Myth-busting advice: Focus on eating a Mediterranean-style diet that includes minimally processed fruits, vegetables, nuts, whole grains, beans, legumes, and plant oils rich in phytochemicals; moderate fish and dairy; occasional unprocessed meat; and low intakes of highly processed foods including refined starches, sugars, and salt.
MYTH #2: While I’m losing weight, I will be hungry. Some of the best weight-loss foods are actually the most filling! Research suggests that minimally processed foods that are also high in dietary fiber (such as fruits, vegetables, nuts, beans, and whole grains) are the most satisfying. This is possibly because they are digested more slowly and the slower release of starch and sugars into the bloodstream helps us to feel satisfied longer. “Randomized trials by Susan Roberts, PhD, from Tufts show that low-glycemic, high-fiber diets both help people lose weight and reduce hunger,” says Mozaffarian. “And, a recent trial by Kevin Hall at the National Institutes of Health found that people are hungrier, eat more, and gain weight when eating ultraprocessed foods; and they feel more full, eat less, and lose weight when eating minimally processed foods.” Higher-fat, low starch, low-sugar diets also seem to help with satiety.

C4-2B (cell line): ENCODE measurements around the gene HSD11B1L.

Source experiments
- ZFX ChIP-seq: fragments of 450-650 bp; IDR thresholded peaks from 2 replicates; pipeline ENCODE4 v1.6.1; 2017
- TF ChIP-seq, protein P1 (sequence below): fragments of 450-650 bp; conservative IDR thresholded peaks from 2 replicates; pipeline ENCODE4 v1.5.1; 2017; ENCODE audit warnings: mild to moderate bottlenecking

Myth-busting advice: Fill your plate with minimally processed fruits, vegetables, nuts, beans, and whole grains, which are high in dietary fiber, and foods rich in healthy fats to help with both weight control and hunger.
MYTH #3: Weight loss equals fat loss. Losing weight without staying active can lead to loss of muscle along with fat. Preserving (and even increasing) muscle mass is important for long-term health and for maintaining weight loss. Muscle has a positive impact on metabolism, the rate at which the body burns calories. Less muscle means fewer calories burned in a day.